At the annual Belt and Road Initiative forum in October 2023, Pakistan’s Prime Minister declared that more than 50 BRI projects have been constructed in Pakistan, worth over $25 billion. Yet the persistent instability in Pakistan has raised questions about the CPEC and Gwadar Port Authority’s future funding. China’s investment funding for Pakistan has slowed in recent years. At a high-level meeting on CPEC projects, China refused some of Pakistan's proposals to fund CPEC projects. Beijing cited Pakistan’s political instability and security concerns for rejecting the proposals. 


Rise in Terrorist Attacks in Pakistan 


Pakistan’s security situation has worsened considerably after the US’ chaotic withdrawal from Afghanistan in 2021 and the Taliban’s return to power. In 2023, more than 1,500 people were killed in terrorist attacks in Pakistan, a 50% increase from the previous year. Islamabad accuses the Afghanistan-based Taliban of arming terrorist groups in Pakistan. One of the groups affiliated to the Taliban, the Tehreek-e-Taliban Pakistan (TTP) has claimed responsibility for the rapid increase in suicide and terrorist attacks. This has fuelled the hostility between the Taliban and the Pakistan military, with Pakistan ordering the forced displacement of over 1.7 million Afghan refugees based in Pakistan in October 2023, resulting in widespread human rights abuses. Pakistan also bombed Pakistani Taliban targets in Afghanistan in March 2024, for the same reasons.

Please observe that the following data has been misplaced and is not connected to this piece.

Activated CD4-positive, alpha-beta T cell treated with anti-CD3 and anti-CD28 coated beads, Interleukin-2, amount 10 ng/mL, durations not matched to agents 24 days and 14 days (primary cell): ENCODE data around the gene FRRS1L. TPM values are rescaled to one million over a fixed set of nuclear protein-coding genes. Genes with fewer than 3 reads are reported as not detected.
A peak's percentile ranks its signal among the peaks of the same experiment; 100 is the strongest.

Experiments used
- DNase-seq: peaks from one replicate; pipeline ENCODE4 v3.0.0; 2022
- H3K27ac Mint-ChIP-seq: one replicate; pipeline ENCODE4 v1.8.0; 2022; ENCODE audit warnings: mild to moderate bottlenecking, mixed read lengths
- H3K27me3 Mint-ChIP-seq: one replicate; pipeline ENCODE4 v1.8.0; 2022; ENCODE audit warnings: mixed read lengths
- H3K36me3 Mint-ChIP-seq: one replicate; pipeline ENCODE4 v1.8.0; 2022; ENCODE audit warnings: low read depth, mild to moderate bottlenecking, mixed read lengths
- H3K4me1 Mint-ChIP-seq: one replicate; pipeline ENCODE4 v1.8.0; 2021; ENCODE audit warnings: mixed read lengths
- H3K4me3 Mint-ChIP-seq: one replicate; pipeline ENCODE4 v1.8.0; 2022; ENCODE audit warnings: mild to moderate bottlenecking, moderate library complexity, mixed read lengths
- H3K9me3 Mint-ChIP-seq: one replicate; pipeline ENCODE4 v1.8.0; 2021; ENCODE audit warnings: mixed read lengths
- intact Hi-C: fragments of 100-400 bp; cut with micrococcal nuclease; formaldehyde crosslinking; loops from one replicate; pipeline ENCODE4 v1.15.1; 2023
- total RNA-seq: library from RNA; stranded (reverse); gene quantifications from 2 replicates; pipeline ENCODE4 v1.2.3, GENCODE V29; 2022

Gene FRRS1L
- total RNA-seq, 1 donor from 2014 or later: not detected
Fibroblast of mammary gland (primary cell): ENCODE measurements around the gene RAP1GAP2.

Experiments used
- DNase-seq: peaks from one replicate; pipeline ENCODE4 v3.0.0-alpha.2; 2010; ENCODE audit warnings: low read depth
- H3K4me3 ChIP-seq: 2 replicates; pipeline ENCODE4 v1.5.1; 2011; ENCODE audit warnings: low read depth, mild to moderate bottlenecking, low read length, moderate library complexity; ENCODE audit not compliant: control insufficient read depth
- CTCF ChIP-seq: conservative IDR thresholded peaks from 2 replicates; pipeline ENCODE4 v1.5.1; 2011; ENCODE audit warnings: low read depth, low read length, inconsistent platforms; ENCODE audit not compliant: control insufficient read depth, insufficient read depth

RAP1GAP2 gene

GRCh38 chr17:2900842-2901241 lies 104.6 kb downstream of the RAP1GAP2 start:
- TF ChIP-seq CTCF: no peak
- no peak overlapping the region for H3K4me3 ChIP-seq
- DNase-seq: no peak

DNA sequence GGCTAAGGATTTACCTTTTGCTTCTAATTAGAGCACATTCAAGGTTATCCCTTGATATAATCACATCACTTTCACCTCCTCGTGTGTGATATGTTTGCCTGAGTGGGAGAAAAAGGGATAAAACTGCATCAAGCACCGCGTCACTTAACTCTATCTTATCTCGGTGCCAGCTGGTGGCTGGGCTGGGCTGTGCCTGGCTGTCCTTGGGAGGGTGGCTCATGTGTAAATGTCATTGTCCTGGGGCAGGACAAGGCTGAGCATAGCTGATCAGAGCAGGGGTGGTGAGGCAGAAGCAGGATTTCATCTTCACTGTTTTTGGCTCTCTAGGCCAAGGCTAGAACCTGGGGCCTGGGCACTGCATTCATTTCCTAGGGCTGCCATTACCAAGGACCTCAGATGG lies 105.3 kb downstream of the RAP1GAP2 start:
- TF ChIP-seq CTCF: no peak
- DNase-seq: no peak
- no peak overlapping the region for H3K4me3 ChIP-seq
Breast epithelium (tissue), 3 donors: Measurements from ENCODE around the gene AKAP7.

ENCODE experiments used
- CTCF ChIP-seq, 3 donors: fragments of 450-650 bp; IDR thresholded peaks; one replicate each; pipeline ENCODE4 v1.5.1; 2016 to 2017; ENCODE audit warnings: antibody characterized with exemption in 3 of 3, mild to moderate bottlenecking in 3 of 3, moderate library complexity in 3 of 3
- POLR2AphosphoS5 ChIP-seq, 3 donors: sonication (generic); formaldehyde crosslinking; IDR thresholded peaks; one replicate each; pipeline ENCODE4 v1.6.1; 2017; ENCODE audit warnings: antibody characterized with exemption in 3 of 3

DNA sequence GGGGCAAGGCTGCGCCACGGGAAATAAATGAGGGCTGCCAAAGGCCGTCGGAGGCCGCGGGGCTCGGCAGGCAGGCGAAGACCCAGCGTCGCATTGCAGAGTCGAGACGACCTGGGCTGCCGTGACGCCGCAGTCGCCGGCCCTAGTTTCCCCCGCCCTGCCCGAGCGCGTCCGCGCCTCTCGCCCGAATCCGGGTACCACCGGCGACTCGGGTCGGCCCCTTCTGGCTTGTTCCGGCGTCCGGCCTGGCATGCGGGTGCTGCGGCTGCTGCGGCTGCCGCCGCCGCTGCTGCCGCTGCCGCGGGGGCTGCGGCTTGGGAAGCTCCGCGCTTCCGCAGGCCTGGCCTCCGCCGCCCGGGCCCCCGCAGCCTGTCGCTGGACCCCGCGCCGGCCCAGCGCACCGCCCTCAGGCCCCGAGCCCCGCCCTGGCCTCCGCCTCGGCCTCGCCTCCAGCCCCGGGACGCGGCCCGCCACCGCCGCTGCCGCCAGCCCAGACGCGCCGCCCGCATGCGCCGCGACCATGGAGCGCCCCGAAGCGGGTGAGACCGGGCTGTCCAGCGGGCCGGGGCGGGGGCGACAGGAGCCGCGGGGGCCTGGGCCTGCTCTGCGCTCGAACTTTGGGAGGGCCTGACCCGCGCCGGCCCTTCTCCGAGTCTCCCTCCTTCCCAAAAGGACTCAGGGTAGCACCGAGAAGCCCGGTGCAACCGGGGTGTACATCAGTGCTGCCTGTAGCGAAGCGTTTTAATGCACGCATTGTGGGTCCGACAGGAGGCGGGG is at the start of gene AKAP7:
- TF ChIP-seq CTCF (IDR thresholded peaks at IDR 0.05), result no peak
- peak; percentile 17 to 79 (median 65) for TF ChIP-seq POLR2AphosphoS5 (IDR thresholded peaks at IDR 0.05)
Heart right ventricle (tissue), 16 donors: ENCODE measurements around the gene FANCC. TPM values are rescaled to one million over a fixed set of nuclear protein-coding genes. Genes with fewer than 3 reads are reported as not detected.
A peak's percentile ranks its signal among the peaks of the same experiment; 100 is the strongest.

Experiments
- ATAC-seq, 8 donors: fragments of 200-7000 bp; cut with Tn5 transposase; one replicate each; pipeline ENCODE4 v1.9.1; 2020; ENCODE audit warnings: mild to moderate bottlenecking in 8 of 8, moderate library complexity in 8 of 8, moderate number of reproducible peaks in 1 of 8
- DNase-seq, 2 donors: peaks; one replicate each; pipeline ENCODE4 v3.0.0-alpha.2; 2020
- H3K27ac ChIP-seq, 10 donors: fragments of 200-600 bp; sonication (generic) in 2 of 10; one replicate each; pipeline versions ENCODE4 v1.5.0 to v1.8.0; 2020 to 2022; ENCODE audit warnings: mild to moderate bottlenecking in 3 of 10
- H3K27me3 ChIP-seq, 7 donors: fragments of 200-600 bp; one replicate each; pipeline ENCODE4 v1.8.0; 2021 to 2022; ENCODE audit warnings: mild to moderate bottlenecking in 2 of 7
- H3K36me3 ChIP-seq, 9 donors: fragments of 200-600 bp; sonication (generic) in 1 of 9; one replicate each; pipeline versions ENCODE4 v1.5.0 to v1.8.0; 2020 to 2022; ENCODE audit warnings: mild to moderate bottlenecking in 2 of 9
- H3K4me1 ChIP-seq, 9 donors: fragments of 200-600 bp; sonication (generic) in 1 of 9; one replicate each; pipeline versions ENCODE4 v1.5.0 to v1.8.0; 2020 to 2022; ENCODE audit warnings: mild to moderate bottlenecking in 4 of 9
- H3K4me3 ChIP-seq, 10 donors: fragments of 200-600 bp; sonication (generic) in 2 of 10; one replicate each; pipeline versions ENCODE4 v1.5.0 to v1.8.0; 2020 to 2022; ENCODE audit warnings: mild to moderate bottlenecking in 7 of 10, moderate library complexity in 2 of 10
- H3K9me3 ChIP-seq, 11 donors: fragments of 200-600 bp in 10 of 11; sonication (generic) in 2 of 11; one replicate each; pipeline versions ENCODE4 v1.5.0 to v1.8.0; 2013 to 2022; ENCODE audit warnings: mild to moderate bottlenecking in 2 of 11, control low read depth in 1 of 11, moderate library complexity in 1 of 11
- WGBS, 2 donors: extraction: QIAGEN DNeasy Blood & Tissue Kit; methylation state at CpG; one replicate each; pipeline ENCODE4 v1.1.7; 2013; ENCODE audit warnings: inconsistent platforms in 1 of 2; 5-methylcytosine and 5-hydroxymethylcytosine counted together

Reports have emerged that the TTP is attempting to broaden its appeal and reach out to other armed groups. One of those groups is the Balochistan Liberation Army (BLA). Founded as a separatist movement pushing for secession from Pakistan, it has conducted several attacks in Pakistan against Chinese nationals and infrastructure since the beginning of the CPEC project. The BLA demands that China stops the CPEC deals which travel through mineral-rich Baluchistan, stating that jobs do not go to Baluchistan locals, highlighting the environmental degradation in the region. 


The frequency and boldness of the attacks against Chinese nationals and infrastructure by the BLA has surged since 2021. Given the acute challenges posed by the Taliban, Islamabad and China have expressed concerns over the common security threat. On March 25, Pakistani security forces reportedly killed four BLA insurgents who fired on Chinese citizens near the Gwadar Port Authority. Armed groups also attacked one of Pakistan’s naval bases, claiming that they destroyed several drones. Militants killed five Chinese nationals and a Pakistani driver after claiming responsibility for a suicide attack driving into an explosive-filled vehicle into a convoy in the north Pakistan Khyber Pakhtunkhwa province.